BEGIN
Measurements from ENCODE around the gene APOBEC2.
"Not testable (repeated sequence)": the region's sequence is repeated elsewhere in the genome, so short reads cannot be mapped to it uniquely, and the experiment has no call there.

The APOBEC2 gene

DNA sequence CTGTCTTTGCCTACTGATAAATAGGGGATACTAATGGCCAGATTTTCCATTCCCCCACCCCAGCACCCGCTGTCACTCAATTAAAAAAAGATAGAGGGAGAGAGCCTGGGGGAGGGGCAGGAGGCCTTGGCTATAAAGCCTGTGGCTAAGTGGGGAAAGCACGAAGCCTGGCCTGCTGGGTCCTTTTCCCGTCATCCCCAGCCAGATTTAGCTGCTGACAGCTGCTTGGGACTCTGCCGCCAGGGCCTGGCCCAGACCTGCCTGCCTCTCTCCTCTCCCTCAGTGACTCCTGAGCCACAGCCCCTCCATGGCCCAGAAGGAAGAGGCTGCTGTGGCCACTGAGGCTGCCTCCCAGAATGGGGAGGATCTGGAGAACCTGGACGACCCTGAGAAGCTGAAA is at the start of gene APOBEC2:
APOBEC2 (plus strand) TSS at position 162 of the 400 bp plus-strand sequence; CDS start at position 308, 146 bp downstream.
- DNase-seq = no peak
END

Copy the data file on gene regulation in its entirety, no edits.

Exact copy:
Measurements from ENCODE around the gene APOBEC2.
"Not testable (repeated sequence)": the region's sequence is repeated elsewhere in the genome, so short reads cannot be mapped to it uniquely, and the experiment has no call there.

The APOBEC2 gene

DNA sequence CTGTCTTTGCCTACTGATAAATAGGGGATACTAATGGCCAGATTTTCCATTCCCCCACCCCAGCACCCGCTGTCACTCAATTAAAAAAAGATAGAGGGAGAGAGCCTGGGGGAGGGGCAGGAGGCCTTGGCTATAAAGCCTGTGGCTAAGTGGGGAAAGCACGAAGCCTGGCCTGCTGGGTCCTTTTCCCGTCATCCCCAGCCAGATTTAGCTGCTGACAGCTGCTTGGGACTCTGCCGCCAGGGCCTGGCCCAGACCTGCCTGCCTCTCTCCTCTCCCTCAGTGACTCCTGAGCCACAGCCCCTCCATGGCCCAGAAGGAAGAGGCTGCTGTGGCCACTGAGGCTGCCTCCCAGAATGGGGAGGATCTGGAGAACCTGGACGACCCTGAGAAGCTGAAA is at the start of gene APOBEC2:
APOBEC2 (plus strand) TSS at position 162 of the 400 bp plus-strand sequence; CDS start at position 308, 146 bp downstream.
- DNase-seq = no peak